Suzan-Lori Parks, one of the most acclaimed playwrights in American drama today, will give the Winton J. Tolles Lecture at Hamilton College on Saturday, March 5, at 7:30 p.m., in the Romano Flexible Theatre, Kennedy Center, on Hamilton’s campus. The lecture is free and open to members of the public who are fully vaccinated for COVID-19 and have received a booster. Masks are required for all indoor events.
In her lecture titled “A Million Suggestions,” Parks will discuss the origins of her own writing career, and offer ideas to encourage the creative genius in each audience member.
A MacArthur “Genius” Award recipient, Parks is the first African-American woman to receive the Pulitzer Prize in Drama. She was named among Time magazine’s “100 Innovators for the Next Wave,” and in 2015 was awarded the prestigious Gish Prize for Excellence in the Arts.
Parks’ project 365 Days/365 Plays (where she wrote a play a day for an entire year) was produced in more than 700 theaters worldwide, creating one of the largest grassroots collaborations in theater history.
Other grants and awards include those from the National Endowment for the Arts, Rockefeller Foundation, Ford Foundation, New York State Council on the Arts and New York Foundation for the Arts. She also received a Lila-Wallace Reader’s Digest Award, a CalArts Herb Alpert Award in the Arts, and a Guggenheim Foundation Grant.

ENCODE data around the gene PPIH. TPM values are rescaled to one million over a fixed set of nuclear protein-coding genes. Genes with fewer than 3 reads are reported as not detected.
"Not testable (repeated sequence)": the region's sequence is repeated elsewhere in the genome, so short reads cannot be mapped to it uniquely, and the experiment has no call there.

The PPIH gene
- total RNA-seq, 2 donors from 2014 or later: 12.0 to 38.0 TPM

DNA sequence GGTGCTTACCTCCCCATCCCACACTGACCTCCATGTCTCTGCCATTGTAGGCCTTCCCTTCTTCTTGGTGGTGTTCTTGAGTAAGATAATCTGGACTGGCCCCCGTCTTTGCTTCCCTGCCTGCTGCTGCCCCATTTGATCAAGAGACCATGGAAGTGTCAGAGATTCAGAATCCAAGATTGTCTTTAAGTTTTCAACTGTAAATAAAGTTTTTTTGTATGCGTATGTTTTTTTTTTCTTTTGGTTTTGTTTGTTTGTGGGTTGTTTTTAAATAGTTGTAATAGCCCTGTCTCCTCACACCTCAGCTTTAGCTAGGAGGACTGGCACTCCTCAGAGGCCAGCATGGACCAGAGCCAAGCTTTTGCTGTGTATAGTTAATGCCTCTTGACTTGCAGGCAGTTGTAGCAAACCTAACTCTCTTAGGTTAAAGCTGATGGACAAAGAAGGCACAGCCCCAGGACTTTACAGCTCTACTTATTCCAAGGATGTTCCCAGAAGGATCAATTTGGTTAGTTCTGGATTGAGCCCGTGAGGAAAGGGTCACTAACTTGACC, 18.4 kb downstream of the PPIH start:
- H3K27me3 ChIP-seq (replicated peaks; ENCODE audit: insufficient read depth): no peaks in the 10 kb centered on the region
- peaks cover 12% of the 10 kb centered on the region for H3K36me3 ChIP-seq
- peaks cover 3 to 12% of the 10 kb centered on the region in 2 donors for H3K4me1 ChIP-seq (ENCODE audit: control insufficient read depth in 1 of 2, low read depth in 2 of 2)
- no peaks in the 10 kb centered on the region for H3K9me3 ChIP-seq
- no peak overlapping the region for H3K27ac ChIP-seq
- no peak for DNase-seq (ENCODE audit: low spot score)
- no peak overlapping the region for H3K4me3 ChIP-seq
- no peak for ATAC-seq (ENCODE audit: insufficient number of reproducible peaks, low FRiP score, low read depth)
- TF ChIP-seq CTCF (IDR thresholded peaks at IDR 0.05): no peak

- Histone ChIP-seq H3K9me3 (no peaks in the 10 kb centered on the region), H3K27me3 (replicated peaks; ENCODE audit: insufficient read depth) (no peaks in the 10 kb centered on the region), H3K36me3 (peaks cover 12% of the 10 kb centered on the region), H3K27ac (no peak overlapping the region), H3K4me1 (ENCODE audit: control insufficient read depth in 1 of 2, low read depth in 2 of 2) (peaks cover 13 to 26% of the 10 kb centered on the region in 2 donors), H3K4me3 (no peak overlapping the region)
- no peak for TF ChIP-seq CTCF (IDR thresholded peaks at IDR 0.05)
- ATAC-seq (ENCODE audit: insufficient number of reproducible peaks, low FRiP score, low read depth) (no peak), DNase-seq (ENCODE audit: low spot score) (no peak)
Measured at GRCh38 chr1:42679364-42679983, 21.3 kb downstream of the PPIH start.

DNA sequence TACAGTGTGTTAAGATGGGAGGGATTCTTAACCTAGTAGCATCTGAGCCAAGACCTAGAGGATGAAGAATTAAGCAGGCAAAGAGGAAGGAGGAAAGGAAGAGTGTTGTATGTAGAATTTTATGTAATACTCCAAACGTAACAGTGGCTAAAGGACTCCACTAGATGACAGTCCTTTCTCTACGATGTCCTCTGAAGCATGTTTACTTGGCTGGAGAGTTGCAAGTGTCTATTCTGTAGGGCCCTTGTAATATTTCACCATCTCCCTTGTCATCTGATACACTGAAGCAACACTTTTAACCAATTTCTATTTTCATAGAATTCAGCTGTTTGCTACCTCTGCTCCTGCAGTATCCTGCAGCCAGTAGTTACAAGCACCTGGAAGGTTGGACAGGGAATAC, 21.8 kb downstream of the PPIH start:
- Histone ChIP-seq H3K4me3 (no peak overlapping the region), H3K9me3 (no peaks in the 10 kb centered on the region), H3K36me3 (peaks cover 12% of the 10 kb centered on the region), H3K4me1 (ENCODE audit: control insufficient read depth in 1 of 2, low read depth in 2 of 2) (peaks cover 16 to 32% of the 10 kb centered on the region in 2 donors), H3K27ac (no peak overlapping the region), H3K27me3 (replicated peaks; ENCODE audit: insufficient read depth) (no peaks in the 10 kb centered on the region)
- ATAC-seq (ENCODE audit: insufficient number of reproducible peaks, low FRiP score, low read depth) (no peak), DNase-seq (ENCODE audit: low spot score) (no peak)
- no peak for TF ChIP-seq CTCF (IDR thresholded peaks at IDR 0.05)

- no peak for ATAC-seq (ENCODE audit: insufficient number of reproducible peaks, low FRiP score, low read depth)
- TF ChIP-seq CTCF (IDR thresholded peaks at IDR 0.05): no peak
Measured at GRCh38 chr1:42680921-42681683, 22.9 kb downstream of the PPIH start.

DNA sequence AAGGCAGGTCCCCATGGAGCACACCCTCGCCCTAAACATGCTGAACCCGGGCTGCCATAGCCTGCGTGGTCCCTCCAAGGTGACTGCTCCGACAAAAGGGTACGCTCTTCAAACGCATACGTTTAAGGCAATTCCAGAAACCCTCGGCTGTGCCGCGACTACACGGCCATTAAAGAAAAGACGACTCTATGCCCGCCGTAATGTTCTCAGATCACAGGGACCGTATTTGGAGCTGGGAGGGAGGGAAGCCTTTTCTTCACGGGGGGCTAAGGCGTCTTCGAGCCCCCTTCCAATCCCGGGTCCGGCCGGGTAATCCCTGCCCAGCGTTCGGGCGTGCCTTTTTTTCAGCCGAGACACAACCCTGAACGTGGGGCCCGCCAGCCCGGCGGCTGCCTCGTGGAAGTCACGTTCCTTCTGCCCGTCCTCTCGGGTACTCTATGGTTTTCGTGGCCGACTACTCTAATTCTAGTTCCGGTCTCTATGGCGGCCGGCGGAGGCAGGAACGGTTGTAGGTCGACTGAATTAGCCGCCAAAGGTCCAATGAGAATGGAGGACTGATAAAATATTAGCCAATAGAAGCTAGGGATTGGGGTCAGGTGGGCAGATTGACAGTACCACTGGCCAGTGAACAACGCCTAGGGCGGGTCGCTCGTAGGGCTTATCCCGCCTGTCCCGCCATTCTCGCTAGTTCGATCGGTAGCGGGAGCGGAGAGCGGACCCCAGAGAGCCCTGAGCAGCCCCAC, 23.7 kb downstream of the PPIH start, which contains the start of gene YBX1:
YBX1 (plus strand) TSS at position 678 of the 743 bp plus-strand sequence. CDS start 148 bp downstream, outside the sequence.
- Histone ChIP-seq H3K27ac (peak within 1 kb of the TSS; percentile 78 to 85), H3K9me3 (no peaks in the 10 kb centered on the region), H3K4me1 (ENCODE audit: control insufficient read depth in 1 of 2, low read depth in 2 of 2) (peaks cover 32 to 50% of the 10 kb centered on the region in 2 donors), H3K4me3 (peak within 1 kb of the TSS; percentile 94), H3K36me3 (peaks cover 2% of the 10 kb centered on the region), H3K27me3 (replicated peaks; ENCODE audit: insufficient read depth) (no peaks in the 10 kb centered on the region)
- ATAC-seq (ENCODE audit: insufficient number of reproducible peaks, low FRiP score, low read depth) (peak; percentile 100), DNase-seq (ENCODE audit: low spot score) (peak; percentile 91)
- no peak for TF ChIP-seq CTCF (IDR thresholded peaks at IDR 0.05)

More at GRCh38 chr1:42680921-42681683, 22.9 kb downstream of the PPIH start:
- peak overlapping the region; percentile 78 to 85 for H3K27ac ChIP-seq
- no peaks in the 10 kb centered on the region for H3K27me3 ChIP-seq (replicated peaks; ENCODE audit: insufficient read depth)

Parks’ other plays include Topdog/Underdog (2002 Pulitzer Prize winner); In the Blood (2000 Pulitzer Prize finalist); and Imperceptible Mutabilities in the Third Kingdom (1990 OBIE Award, Best New American Play). Her adaptation of The Gershwin’s Porgy and Bess won the 2012 Tony Award for Best Revival of a Musical. Parks’ newest play, Father Comes Home From The Wars (Parts 1, 2 & 3) — set during the Civil War — was awarded the Horton Foote Prize, the Edward M. Kennedy Prize for Drama, and was a 2015 Pulitzer Prize finalist.
The Winton Tolles Lecture Series was established in 1991 by members of Hamilton’s Class of 1951 in memory of Winton Tolles, Class of 1928 and former dean of the College from 1947 to 1972. The Fund provides support to bring to the campus distinguished writers in the fields of literature, journalism and theatre to lecture and meet with students.